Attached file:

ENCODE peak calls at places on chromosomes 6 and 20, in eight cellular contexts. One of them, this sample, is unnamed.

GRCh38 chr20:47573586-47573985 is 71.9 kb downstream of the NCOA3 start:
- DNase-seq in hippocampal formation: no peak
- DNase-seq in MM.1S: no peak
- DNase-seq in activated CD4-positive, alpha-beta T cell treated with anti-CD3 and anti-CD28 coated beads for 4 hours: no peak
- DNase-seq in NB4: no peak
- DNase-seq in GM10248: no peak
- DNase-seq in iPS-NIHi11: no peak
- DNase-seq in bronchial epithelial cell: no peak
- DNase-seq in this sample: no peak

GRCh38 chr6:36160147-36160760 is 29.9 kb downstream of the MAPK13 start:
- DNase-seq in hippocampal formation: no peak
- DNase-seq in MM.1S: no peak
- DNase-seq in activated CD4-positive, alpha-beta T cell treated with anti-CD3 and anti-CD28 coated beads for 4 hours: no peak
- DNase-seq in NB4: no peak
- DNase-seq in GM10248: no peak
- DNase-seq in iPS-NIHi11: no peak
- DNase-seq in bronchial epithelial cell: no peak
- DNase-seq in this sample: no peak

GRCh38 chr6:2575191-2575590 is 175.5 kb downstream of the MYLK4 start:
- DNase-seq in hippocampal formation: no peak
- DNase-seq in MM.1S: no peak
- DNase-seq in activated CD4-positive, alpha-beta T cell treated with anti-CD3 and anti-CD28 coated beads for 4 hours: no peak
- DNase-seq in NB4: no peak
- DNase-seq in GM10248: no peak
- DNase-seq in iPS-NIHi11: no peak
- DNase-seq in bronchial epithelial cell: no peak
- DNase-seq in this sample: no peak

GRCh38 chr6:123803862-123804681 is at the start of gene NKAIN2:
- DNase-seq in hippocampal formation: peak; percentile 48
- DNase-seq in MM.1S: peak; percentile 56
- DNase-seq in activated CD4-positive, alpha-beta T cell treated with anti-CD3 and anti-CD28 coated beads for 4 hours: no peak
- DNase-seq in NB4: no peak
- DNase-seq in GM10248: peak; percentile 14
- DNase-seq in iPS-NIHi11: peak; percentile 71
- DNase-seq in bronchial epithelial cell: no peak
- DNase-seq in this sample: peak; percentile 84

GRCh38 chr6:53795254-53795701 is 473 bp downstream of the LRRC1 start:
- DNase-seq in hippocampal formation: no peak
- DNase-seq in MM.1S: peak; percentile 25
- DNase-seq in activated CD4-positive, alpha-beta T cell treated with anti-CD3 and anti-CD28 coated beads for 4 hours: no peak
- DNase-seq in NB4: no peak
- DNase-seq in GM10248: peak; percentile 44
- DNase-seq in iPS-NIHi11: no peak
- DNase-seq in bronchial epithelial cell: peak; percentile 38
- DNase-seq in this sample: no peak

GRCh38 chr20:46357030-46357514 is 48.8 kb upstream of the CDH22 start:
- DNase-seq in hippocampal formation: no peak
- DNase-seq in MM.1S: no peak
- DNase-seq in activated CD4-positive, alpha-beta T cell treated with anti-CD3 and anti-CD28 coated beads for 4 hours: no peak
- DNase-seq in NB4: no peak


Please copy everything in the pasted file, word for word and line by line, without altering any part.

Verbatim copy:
ENCODE peak calls at places on chromosomes 6 and 20, in eight cellular contexts. One of them, this sample, is unnamed.

GRCh38 chr20:47573586-47573985 is 71.9 kb downstream of the NCOA3 start:
- DNase-seq in hippocampal formation: no peak
- DNase-seq in MM.1S: no peak
- DNase-seq in activated CD4-positive, alpha-beta T cell treated with anti-CD3 and anti-CD28 coated beads for 4 hours: no peak
- DNase-seq in NB4: no peak
- DNase-seq in GM10248: no peak
- DNase-seq in iPS-NIHi11: no peak
- DNase-seq in bronchial epithelial cell: no peak
- DNase-seq in this sample: no peak

GRCh38 chr6:36160147-36160760 is 29.9 kb downstream of the MAPK13 start:
- DNase-seq in hippocampal formation: no peak
- DNase-seq in MM.1S: no peak
- DNase-seq in activated CD4-positive, alpha-beta T cell treated with anti-CD3 and anti-CD28 coated beads for 4 hours: no peak
- DNase-seq in NB4: no peak
- DNase-seq in GM10248: no peak
- DNase-seq in iPS-NIHi11: no peak
- DNase-seq in bronchial epithelial cell: no peak
- DNase-seq in this sample: no peak

GRCh38 chr6:2575191-2575590 is 175.5 kb downstream of the MYLK4 start:
- DNase-seq in hippocampal formation: no peak
- DNase-seq in MM.1S: no peak
- DNase-seq in activated CD4-positive, alpha-beta T cell treated with anti-CD3 and anti-CD28 coated beads for 4 hours: no peak
- DNase-seq in NB4: no peak
- DNase-seq in GM10248: no peak
- DNase-seq in iPS-NIHi11: no peak
- DNase-seq in bronchial epithelial cell: no peak
- DNase-seq in this sample: no peak

GRCh38 chr6:123803862-123804681 is at the start of gene NKAIN2:
- DNase-seq in hippocampal formation: peak; percentile 48
- DNase-seq in MM.1S: peak; percentile 56
- DNase-seq in activated CD4-positive, alpha-beta T cell treated with anti-CD3 and anti-CD28 coated beads for 4 hours: no peak
- DNase-seq in NB4: no peak
- DNase-seq in GM10248: peak; percentile 14
- DNase-seq in iPS-NIHi11: peak; percentile 71
- DNase-seq in bronchial epithelial cell: no peak
- DNase-seq in this sample: peak; percentile 84

GRCh38 chr6:53795254-53795701 is 473 bp downstream of the LRRC1 start:
- DNase-seq in hippocampal formation: no peak
- DNase-seq in MM.1S: peak; percentile 25
- DNase-seq in activated CD4-positive, alpha-beta T cell treated with anti-CD3 and anti-CD28 coated beads for 4 hours: no peak
- DNase-seq in NB4: no peak
- DNase-seq in GM10248: peak; percentile 44
- DNase-seq in iPS-NIHi11: no peak
- DNase-seq in bronchial epithelial cell: peak; percentile 38
- DNase-seq in this sample: no peak

GRCh38 chr20:46357030-46357514 is 48.8 kb upstream of the CDH22 start:
- DNase-seq in hippocampal formation: no peak
- DNase-seq in MM.1S: no peak
- DNase-seq in activated CD4-positive, alpha-beta T cell treated with anti-CD3 and anti-CD28 coated beads for 4 hours: no peak
- DNase-seq in NB4: no peak